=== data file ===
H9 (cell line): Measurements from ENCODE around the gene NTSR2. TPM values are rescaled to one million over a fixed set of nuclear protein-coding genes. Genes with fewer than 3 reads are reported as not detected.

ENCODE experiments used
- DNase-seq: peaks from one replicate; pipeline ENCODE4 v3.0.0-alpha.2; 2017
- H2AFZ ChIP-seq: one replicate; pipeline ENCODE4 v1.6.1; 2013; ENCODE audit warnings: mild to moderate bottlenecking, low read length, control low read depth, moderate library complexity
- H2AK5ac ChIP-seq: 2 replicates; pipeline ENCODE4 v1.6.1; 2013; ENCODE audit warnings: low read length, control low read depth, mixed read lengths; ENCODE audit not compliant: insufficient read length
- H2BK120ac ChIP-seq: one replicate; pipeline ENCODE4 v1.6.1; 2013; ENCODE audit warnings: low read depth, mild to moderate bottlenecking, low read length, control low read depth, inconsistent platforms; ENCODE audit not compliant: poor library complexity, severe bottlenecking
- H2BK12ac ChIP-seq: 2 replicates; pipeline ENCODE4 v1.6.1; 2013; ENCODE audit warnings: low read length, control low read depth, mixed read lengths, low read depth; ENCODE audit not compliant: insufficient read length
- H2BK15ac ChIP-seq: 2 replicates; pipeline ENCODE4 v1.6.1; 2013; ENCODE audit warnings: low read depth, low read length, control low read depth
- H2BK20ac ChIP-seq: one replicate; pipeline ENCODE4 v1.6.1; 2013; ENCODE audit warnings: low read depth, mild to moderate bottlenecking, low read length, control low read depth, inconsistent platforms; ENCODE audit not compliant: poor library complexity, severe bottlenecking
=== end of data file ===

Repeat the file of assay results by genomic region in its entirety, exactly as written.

H9 (cell line): Measurements from ENCODE around the gene NTSR2. TPM values are rescaled to one million over a fixed set of nuclear protein-coding genes. Genes with fewer than 3 reads are reported as not detected.

ENCODE experiments used
- DNase-seq: peaks from one replicate; pipeline ENCODE4 v3.0.0-alpha.2; 2017
- H2AFZ ChIP-seq: one replicate; pipeline ENCODE4 v1.6.1; 2013; ENCODE audit warnings: mild to moderate bottlenecking, low read length, control low read depth, moderate library complexity
- H2AK5ac ChIP-seq: 2 replicates; pipeline ENCODE4 v1.6.1; 2013; ENCODE audit warnings: low read length, control low read depth, mixed read lengths; ENCODE audit not compliant: insufficient read length
- H2BK120ac ChIP-seq: one replicate; pipeline ENCODE4 v1.6.1; 2013; ENCODE audit warnings: low read depth, mild to moderate bottlenecking, low read length, control low read depth, inconsistent platforms; ENCODE audit not compliant: poor library complexity, severe bottlenecking
- H2BK12ac ChIP-seq: 2 replicates; pipeline ENCODE4 v1.6.1; 2013; ENCODE audit warnings: low read length, control low read depth, mixed read lengths, low read depth; ENCODE audit not compliant: insufficient read length
- H2BK15ac ChIP-seq: 2 replicates; pipeline ENCODE4 v1.6.1; 2013; ENCODE audit warnings: low read depth, low read length, control low read depth
- H2BK20ac ChIP-seq: one replicate; pipeline ENCODE4 v1.6.1; 2013; ENCODE audit warnings: low read depth, mild to moderate bottlenecking, low read length, control low read depth, inconsistent platforms; ENCODE audit not compliant: poor library complexity, severe bottlenecking